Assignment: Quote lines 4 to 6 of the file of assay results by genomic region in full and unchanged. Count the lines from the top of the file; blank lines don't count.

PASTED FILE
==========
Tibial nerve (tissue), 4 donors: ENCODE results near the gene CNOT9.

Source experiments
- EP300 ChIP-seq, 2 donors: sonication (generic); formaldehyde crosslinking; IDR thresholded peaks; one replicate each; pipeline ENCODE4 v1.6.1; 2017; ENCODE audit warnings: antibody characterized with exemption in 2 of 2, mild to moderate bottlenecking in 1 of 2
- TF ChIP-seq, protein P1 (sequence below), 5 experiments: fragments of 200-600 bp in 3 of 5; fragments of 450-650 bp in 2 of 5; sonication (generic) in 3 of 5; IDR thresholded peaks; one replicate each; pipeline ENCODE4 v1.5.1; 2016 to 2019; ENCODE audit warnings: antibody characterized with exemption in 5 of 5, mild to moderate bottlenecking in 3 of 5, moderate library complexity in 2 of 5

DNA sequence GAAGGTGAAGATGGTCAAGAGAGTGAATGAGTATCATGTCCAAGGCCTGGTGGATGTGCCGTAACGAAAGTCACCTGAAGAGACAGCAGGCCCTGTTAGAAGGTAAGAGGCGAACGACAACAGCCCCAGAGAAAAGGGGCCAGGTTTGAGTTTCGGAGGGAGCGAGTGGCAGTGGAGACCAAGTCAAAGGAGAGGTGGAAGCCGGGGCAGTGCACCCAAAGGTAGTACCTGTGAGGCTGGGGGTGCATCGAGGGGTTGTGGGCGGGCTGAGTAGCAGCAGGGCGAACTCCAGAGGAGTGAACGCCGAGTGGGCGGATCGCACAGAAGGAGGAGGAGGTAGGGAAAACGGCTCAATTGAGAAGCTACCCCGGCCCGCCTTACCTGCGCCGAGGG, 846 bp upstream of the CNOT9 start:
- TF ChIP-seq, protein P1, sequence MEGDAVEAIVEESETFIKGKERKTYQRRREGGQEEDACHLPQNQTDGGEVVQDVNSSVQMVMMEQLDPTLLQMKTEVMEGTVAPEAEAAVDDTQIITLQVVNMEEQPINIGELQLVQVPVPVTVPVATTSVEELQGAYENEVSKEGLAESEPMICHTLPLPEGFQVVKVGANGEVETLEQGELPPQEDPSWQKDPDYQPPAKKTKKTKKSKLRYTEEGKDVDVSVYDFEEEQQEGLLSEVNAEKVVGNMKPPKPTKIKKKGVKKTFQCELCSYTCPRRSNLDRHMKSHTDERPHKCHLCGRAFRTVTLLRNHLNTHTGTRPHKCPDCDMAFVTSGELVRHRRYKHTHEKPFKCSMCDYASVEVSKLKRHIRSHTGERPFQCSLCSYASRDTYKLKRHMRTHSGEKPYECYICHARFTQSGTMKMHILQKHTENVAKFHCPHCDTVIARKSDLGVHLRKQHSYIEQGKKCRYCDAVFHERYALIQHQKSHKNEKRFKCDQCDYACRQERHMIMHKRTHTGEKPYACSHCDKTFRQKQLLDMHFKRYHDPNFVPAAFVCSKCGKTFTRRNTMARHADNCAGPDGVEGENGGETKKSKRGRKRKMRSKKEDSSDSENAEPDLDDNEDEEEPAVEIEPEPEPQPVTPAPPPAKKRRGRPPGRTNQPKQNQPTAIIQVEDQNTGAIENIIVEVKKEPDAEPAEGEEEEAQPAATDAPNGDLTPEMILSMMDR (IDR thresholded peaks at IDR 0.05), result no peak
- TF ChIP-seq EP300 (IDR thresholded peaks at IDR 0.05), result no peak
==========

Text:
- TF ChIP-seq, protein P1 (sequence below), 5 experiments: fragments of 200-600 bp in 3 of 5; fragments of 450-650 bp in 2 of 5; sonication (generic) in 3 of 5; IDR thresholded peaks; one replicate each; pipeline ENCODE4 v1.5.1; 2016 to 2019; ENCODE audit warnings: antibody characterized with exemption in 5 of 5, mild to moderate bottlenecking in 3 of 5, moderate library complexity in 2 of 5

DNA sequence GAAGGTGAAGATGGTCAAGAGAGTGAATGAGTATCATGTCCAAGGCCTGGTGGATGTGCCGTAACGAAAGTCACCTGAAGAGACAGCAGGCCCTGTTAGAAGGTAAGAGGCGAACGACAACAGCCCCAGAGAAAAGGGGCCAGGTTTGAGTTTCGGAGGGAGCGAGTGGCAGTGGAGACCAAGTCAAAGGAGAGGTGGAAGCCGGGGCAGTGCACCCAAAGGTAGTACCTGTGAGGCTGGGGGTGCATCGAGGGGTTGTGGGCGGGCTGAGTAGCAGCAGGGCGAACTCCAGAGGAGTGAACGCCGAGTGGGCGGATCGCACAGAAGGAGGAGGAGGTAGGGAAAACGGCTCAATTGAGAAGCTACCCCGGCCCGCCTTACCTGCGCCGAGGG, 846 bp upstream of the CNOT9 start:
- TF ChIP-seq, protein P1, sequence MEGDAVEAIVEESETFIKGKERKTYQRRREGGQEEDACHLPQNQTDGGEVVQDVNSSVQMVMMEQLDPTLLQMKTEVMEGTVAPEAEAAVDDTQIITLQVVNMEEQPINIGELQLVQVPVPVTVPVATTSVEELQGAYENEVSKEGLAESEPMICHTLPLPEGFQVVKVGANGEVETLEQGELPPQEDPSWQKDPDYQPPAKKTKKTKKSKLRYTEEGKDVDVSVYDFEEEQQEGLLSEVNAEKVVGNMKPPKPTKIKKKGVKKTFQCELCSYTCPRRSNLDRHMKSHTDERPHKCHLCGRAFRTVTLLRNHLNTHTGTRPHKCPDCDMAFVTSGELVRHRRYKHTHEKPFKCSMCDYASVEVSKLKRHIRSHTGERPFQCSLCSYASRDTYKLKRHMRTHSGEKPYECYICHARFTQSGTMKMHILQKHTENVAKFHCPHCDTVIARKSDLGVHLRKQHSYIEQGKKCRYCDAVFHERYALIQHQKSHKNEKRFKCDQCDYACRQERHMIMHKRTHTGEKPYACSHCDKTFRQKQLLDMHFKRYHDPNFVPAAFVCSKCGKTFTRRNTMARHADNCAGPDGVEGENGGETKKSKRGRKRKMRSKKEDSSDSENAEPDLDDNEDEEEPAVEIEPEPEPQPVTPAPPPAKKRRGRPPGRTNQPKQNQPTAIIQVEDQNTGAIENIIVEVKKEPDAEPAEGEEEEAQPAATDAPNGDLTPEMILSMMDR (IDR thresholded peaks at IDR 0.05), result no peak